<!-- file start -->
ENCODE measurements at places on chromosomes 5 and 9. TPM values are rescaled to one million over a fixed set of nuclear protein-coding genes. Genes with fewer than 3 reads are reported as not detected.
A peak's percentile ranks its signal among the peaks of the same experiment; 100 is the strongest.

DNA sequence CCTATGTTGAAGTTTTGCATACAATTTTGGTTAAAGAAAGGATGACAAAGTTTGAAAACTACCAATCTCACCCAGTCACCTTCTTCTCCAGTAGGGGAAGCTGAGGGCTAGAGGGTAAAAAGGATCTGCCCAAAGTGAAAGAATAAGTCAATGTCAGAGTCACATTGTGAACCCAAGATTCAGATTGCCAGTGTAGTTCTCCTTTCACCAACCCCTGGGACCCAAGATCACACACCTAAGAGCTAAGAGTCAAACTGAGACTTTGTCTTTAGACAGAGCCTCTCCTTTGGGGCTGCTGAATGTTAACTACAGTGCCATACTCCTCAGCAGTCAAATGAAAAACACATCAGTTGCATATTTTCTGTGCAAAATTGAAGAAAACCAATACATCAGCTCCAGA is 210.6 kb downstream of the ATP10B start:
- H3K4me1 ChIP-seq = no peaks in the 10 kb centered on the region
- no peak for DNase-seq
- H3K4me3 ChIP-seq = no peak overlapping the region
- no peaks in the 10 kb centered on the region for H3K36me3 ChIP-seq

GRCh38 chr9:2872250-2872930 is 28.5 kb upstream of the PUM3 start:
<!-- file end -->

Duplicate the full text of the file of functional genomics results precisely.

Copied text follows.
ENCODE measurements at places on chromosomes 5 and 9. TPM values are rescaled to one million over a fixed set of nuclear protein-coding genes. Genes with fewer than 3 reads are reported as not detected.
A peak's percentile ranks its signal among the peaks of the same experiment; 100 is the strongest.

DNA sequence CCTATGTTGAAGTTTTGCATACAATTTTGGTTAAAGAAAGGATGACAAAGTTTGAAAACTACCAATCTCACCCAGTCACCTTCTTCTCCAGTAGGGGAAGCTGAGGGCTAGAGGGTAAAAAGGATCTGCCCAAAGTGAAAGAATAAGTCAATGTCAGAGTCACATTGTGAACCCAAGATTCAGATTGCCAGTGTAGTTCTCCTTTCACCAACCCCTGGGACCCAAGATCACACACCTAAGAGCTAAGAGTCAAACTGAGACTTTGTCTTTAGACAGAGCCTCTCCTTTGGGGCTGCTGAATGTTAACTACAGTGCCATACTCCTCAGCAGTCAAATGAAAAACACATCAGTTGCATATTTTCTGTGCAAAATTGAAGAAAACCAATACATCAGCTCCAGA is 210.6 kb downstream of the ATP10B start:
- H3K4me1 ChIP-seq = no peaks in the 10 kb centered on the region
- no peak for DNase-seq
- H3K4me3 ChIP-seq = no peak overlapping the region
- no peaks in the 10 kb centered on the region for H3K36me3 ChIP-seq

GRCh38 chr9:2872250-2872930 is 28.5 kb upstream of the PUM3 start: